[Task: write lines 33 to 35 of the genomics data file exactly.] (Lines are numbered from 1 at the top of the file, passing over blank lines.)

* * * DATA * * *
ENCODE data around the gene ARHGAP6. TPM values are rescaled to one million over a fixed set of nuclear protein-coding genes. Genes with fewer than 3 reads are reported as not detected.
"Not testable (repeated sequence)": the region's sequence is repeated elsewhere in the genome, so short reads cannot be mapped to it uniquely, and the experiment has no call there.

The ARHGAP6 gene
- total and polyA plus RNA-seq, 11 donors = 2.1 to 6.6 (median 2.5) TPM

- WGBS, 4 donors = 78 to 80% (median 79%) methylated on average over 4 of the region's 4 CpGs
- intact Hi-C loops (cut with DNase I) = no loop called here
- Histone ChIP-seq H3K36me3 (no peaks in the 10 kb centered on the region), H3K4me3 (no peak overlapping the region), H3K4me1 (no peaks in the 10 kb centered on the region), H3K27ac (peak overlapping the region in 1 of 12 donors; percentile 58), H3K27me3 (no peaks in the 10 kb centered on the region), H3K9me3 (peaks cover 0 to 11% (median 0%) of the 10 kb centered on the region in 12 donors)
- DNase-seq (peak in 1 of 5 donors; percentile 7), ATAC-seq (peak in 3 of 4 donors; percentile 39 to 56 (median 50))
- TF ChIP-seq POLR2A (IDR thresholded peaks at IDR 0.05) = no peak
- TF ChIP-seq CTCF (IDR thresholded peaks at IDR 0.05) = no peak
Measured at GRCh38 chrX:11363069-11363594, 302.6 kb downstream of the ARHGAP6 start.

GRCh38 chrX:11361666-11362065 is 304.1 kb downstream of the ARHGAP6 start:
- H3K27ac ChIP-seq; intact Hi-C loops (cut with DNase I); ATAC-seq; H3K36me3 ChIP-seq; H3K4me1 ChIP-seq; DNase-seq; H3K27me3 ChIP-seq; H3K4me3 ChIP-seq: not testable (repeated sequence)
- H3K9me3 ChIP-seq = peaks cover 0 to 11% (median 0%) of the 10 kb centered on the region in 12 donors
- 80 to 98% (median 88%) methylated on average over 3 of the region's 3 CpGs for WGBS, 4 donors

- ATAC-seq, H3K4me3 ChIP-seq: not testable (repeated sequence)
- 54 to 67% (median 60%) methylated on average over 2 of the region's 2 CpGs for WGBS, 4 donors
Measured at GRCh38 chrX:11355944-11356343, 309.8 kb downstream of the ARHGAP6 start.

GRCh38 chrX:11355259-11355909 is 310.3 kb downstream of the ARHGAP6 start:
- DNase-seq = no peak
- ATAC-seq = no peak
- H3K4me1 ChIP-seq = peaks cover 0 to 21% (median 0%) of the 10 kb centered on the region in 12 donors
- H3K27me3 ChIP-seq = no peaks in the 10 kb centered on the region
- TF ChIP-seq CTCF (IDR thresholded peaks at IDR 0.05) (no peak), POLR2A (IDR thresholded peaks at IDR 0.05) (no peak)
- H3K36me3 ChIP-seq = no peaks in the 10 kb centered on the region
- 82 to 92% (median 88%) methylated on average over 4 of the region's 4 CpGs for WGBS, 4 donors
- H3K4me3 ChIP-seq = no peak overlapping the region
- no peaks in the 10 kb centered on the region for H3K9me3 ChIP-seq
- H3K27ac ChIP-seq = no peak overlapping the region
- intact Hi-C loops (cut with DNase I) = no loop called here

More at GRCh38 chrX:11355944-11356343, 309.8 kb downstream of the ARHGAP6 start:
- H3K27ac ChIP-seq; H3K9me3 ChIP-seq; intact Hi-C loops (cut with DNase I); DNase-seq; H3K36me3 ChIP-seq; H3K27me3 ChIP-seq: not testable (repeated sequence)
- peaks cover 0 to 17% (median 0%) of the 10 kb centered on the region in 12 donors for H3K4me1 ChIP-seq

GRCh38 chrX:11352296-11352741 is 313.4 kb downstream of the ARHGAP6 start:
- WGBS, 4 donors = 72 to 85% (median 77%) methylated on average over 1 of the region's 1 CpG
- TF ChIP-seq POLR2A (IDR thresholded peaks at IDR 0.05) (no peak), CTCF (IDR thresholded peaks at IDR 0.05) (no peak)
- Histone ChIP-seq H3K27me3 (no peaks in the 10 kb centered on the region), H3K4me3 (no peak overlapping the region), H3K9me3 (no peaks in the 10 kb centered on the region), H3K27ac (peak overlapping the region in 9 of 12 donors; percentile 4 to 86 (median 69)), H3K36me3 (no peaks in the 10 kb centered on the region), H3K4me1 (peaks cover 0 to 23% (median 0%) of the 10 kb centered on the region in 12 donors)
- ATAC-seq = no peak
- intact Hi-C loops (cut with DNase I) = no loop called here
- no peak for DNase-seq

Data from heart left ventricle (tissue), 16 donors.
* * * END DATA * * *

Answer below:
- peaks cover 0 to 17% (median 0%) of the 10 kb centered on the region in 12 donors for H3K4me1 ChIP-seq

GRCh38 chrX:11352296-11352741 is 313.4 kb downstream of the ARHGAP6 start:
- WGBS, 4 donors = 72 to 85% (median 77%) methylated on average over 1 of the region's 1 CpG